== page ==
On the Hill column, much has been done in the executive branch during the Bush administration to combat trafficking:

The U.S. Department of Justice has also played a key role in anti-trafficking work. The department has set up forty-two city-wide task forces designed to find victims, who are often hidden by their captors. These task forces are multi-disciplinary, bringing to the table law enforcement, victim service providers, and community members who are likely to come across a victim. This has quadrupled the number of prosecutions in the last three years. This is the retail work of trafficking. Much has been said at the wholesale level-international conferences, awareness campaigns, and in the media-but the real proof is in the numbers: how many victims have been removed and how many slave traders have gone to prison. 

Leadership in other agencies has also been critical. Health and Human Services provides restorative care for victims; the Department of Labor investigates workplace violations; and the State Department provides grant money to non-governmental organizations working in countries around the world at the community level. These efforts are indispensable to a comprehensive approach.

As awareness has grown and talk about the problem has increased, what is needed now is decisive action. Now is the time to build on Ambassador Miller’s great record, says Mariam Bell. We need to export U.S. law enforcement expertise and experience. Countries that are now aware and willing need on-the-ground technical assistance and training. Their trafficking programs need to be focused down at the street level where the victims are trapped. The next ambassador will want to do what the Justice Department has done: quadruple the number of cases in each country around the world.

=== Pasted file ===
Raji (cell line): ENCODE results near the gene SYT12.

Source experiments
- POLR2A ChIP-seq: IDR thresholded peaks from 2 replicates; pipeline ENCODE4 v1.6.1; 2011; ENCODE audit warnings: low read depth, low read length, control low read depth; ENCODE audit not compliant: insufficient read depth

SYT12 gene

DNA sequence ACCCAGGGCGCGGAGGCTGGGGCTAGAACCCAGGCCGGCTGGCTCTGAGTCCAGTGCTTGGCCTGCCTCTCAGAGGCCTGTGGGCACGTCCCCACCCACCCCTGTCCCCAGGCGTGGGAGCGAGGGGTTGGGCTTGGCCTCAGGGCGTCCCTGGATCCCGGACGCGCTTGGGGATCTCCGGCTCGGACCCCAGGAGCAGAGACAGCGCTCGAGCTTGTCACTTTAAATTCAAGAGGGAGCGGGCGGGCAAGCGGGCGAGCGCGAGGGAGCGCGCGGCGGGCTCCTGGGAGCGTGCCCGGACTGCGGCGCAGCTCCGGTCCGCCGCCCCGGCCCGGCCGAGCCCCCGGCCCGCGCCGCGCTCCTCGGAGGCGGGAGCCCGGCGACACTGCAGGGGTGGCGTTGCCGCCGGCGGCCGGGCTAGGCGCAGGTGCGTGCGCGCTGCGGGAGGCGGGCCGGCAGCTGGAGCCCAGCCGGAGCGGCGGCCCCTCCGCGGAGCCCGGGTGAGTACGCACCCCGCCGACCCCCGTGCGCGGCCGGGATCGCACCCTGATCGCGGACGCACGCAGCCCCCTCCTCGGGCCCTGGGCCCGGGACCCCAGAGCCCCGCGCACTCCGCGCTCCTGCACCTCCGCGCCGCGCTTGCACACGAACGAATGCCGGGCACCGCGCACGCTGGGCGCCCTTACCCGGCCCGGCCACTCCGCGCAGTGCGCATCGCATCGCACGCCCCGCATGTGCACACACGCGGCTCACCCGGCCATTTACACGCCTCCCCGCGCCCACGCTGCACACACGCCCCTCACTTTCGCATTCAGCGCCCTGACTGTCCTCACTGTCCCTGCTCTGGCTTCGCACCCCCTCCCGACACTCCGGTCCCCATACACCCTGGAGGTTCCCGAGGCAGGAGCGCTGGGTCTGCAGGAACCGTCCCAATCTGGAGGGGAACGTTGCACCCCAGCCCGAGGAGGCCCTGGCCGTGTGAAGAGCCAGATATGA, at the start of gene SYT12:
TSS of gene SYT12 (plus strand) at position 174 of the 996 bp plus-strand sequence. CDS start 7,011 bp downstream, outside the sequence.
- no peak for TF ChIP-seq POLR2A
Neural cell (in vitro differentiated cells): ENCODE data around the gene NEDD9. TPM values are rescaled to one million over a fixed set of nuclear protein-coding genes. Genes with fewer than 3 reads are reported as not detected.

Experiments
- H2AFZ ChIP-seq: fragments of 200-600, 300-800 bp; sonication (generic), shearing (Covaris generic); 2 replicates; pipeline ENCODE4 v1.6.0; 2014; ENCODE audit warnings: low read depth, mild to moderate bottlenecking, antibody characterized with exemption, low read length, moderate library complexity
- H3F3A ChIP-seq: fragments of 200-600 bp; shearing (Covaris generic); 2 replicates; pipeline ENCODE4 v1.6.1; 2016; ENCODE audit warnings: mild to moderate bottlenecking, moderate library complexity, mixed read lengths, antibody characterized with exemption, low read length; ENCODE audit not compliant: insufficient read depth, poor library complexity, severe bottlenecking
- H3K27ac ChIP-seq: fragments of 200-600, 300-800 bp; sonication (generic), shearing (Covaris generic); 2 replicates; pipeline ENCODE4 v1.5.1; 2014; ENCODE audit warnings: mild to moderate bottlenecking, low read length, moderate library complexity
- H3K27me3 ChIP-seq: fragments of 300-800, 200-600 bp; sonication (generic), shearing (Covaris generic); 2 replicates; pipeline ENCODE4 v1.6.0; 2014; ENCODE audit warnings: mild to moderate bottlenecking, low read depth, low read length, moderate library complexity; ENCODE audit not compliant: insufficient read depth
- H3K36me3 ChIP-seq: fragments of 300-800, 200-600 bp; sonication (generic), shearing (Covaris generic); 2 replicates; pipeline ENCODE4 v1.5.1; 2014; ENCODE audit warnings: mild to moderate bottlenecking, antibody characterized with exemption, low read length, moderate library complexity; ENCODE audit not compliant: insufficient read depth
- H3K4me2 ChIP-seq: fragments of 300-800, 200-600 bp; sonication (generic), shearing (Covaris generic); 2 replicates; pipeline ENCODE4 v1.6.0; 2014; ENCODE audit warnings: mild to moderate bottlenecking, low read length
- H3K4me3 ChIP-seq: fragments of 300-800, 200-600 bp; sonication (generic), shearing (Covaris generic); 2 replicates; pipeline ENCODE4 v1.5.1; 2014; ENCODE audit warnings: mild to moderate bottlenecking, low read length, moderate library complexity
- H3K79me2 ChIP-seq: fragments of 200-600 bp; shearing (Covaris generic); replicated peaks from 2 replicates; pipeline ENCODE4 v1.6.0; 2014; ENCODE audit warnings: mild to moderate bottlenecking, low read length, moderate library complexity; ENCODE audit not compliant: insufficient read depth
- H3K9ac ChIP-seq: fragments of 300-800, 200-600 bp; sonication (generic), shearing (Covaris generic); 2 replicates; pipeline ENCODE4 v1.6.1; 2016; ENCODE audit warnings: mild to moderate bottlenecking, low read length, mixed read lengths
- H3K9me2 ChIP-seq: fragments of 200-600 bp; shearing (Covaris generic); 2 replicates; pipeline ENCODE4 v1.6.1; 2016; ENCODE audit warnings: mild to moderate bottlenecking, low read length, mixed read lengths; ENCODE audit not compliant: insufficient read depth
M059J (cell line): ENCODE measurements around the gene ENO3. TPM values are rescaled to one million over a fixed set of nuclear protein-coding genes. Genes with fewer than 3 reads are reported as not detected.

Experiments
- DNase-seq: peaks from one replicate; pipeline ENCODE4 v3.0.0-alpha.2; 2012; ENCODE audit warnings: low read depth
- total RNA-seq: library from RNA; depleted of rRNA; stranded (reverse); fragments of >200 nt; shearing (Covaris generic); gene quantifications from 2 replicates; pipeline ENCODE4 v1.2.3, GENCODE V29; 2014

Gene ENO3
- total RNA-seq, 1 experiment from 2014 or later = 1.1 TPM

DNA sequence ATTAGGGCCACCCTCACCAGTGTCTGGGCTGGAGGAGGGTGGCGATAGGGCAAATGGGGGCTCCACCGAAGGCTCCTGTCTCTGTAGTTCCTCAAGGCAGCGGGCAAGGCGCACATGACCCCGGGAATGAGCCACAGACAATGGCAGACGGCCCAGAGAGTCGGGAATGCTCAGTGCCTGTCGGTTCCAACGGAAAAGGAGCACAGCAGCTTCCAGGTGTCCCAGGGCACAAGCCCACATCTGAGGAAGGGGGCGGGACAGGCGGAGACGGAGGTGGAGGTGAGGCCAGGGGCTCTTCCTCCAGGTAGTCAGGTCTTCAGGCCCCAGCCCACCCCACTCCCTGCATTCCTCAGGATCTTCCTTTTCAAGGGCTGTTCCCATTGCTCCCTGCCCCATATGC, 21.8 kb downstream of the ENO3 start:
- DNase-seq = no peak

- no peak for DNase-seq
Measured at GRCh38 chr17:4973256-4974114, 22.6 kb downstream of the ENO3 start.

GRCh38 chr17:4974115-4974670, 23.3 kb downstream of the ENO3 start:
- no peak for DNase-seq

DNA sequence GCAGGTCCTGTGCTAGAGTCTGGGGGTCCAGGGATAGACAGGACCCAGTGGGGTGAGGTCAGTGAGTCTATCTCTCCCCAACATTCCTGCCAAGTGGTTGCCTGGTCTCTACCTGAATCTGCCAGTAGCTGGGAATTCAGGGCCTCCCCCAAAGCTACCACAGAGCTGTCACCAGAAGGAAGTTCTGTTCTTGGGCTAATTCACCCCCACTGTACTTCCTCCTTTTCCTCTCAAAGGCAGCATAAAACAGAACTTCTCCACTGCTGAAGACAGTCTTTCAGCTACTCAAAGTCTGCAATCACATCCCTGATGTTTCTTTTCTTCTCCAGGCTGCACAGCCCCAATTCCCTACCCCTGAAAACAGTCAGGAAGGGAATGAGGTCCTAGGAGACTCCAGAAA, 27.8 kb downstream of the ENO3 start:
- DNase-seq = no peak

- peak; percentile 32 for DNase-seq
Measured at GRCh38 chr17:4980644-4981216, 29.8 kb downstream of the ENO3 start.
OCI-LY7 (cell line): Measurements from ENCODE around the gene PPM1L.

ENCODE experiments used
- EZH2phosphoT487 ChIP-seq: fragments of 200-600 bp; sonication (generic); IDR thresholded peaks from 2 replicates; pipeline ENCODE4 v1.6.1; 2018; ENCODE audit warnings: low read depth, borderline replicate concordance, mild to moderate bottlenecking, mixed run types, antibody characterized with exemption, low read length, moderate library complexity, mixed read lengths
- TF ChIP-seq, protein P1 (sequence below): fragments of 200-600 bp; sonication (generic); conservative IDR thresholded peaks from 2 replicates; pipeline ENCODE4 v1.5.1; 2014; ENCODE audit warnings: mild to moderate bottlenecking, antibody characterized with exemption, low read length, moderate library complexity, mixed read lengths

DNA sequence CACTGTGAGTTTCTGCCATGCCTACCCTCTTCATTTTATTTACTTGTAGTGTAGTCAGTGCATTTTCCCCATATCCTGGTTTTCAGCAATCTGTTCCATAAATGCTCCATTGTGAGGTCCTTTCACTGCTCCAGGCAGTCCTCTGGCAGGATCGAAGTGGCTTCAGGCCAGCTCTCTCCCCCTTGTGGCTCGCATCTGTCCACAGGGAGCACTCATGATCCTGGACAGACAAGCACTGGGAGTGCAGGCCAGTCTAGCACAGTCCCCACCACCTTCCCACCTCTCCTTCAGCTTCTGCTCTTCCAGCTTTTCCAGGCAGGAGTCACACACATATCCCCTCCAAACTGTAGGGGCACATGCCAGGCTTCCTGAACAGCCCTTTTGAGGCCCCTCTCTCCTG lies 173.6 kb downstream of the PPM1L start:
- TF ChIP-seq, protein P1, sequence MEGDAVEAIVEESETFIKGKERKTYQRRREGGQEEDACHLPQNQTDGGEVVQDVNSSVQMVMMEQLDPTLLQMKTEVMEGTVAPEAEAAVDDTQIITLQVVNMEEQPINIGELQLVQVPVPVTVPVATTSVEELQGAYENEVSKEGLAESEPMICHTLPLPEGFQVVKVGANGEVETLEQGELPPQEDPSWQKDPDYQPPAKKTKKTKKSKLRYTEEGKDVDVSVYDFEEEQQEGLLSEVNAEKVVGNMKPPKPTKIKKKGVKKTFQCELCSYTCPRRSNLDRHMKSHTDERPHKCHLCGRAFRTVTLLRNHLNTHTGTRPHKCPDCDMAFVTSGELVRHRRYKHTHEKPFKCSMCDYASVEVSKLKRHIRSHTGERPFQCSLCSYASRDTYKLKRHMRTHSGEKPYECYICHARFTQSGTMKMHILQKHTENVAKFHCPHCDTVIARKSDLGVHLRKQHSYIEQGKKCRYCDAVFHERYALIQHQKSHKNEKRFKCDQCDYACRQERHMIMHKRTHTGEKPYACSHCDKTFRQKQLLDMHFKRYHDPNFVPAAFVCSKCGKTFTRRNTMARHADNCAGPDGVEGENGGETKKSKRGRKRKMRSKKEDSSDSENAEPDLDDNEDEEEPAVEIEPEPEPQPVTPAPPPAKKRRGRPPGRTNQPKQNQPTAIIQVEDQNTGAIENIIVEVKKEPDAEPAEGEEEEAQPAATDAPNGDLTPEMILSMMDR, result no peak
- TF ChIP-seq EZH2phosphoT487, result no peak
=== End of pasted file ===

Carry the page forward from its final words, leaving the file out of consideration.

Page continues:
Contact these organizations to learn more about the problem and how you can help support efforts to combat sexual trafficking:

International Justice Mission (www.ijm.org)
P.O. Box 58147
Washington, DC 20037-8147
Phone: 703-465-5495
Fax: 703-465-5499
contact@ijm.org

Protection Project (www.protectionproject.org)
The Paul H. Nitze School
of Advanced International Studies (SAIS)
The Johns Hopkins University
1717 Massachusetts Avenue, NW
Washington, D.C. 20036
Tel: 202-663-5894
Fax: 202-663-5899
Protection_Project@jhu.edu

ECPAT-USA (End Child Prostitution, Child Pornography and Trafficking of Children for Sexual Purposes) (www.ecpatusa.org)
157 Montague Street
Brooklyn, NY 11201
Phone: (718) 935-9192
Fax: (718) 935-9173
ecpat@ecpatusa.org

Shared Hope (www.sharedhope.org)
P.O. Box 65337
Vancouver, WA 98665
Phone: 1-866-HER-LIFE
savelives@sharedhope.org

Visit the website for the U.S. State Department’s Office to Monitor and Combat Trafficking in Persons. Also see the Department of Justice page on trafficking.

For Further Reading and Information
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~ by thoughtcrime2 on January 17, 2007.